Restaurant Review

Palm Restaurant

I’m not a steak snob or a meathead, as my wife, Sybil, would call a beef aficionado, but when the venerable old Palm recently opened a franchise in Atlantic City, I was skeptical. After all, the original Palm, established at 837 Second Avenue in Manhattan in 1926, had long resisted opening a branch. In 1974, the Palm Too debuted on the east side of the avenue, and over the years I’ve eaten at least a dozen times at those two restaurants, happily indulging in perfectly charred steaks and scary-large lobsters and reveling in the cramped, clubby atmosphere.

But I and other Palm patrons no longer belong to an exclusive club. Thirty Palms now exist, the A.C. outpost opening in early 2005. And as I feared, it does feel like it’s in a mall, with its big, dark-wood bar with multiple flat-screen TVs and loud, wide-open dining room whose ambience doesn’t come close to that of the flagship restaurant.

But enough about history and appearances. Ultimately, the super-attentive staff and superb steaks more than compensate for the ersatz atmosphere and minor menu missteps. It’s the meat that really matters, and on that count this Palm does the name proud. Perfectly cooked cuts—a 28-ounce porterhouse ($52), 24-ounce rib-eye ($37.50), and 18-ounce sirloin ($36.50)—are presented crisp on the outside and red and tender on the inside, as requested. I’ve heard that certain other well-known steakhouses doctor their meat with butter or other flavor enhancers, but the Palm’s meat is unadulterated, a straight, tasty shot of dry-aged bovine beauty. I also successfully stray from the steak path, enjoying a sweet, tender lobster—a five pounder!—and crab cakes made of succulent chunks of crabmeat and little else.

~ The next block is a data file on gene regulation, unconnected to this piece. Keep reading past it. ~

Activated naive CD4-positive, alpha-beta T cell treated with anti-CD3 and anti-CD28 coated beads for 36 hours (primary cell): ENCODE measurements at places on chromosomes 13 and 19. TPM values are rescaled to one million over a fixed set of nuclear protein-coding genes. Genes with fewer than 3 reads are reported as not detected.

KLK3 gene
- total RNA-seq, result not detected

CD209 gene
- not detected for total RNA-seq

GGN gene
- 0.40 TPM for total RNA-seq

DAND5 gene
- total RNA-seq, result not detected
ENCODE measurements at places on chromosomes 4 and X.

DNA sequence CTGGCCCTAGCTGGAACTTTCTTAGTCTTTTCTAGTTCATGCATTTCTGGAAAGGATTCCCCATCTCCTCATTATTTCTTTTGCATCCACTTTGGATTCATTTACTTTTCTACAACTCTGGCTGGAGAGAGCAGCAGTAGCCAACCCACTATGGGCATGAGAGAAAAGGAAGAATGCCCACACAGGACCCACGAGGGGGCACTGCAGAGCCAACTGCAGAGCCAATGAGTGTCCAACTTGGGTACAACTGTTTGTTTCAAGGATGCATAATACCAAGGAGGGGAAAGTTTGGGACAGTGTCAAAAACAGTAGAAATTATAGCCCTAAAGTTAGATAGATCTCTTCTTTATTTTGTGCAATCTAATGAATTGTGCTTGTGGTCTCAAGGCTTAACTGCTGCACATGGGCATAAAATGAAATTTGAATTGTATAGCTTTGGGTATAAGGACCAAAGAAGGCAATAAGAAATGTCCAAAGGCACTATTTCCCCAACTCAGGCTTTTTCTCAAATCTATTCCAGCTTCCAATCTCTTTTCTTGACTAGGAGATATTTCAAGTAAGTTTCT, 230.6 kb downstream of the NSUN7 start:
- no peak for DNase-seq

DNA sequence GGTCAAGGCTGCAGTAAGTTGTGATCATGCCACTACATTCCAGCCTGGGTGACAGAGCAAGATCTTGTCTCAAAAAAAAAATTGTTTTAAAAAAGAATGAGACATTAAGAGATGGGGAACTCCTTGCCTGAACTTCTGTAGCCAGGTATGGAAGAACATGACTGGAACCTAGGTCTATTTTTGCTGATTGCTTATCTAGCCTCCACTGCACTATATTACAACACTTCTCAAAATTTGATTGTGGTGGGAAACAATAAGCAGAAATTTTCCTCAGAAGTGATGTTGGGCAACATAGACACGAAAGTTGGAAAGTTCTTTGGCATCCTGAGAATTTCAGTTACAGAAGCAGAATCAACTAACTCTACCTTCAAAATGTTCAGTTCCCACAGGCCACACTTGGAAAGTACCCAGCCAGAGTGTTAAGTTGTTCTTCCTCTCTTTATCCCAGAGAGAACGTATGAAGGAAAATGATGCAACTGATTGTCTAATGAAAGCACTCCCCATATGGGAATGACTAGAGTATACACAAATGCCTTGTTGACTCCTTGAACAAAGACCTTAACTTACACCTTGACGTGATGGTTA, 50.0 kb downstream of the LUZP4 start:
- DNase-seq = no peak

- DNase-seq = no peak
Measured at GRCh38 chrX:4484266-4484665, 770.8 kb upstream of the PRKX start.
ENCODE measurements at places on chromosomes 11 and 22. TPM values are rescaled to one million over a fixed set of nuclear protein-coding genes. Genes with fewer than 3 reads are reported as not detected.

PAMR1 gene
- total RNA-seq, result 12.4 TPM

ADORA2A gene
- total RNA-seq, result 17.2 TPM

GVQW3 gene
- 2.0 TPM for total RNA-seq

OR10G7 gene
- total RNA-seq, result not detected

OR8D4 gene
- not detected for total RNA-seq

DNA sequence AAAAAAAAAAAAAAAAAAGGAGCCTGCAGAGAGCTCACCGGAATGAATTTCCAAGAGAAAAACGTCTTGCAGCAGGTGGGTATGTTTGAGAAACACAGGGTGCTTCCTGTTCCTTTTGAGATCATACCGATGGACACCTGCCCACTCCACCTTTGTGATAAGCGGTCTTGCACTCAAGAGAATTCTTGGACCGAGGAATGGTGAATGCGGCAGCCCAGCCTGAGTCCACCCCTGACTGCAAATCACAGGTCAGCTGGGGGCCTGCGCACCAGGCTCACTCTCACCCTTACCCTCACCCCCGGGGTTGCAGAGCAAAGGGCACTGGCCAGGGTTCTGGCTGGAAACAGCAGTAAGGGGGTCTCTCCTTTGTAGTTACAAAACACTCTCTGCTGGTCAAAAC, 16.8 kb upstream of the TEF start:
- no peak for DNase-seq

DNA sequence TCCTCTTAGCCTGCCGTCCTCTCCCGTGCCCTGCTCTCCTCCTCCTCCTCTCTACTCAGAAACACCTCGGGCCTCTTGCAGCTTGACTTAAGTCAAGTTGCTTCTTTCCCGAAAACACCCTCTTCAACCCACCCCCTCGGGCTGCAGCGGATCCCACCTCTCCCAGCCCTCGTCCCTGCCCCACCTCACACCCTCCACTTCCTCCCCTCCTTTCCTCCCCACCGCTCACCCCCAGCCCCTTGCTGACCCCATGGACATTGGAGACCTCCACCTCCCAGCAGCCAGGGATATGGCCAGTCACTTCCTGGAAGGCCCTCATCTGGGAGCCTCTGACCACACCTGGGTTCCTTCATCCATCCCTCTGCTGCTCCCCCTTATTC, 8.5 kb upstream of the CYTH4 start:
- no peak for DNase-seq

Outside the main courses, I fare worse. I have to send back sides of creamed spinach and mashed potatoes for re-heating, and the Gigi salad (green beans, tomatoes, onions, and shrimp in vinaigrette) is bland.

The extensive wine list features primarily California labels and offers bottles for high-rollers and quarter-slot players alike. One evening we enjoy a rich Liberty School Cabernet for a reasonable $36 and on another splurge on a rare Merryvale Becksstoffer Vineyard X Cabernet for $133. When you win a few bucks at the tables, why not?

The Palm is almost as famous for its massive desserts—cheesecake, crème brûlée, tiramisù, and the like—as it is for its steaks. Sybil and I could use three friends to help us finish the chocolate layer cake, but we do our best to demolish it on our own.

Reviewed in: March 2006

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